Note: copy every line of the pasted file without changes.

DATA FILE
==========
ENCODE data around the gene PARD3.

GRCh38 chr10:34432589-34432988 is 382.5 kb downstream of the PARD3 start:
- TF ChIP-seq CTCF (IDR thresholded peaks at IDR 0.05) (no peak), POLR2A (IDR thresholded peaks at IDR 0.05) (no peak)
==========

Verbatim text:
ENCODE data around the gene PARD3.

GRCh38 chr10:34432589-34432988 is 382.5 kb downstream of the PARD3 start:
- TF ChIP-seq CTCF (IDR thresholded peaks at IDR 0.05) (no peak), POLR2A (IDR thresholded peaks at IDR 0.05) (no peak)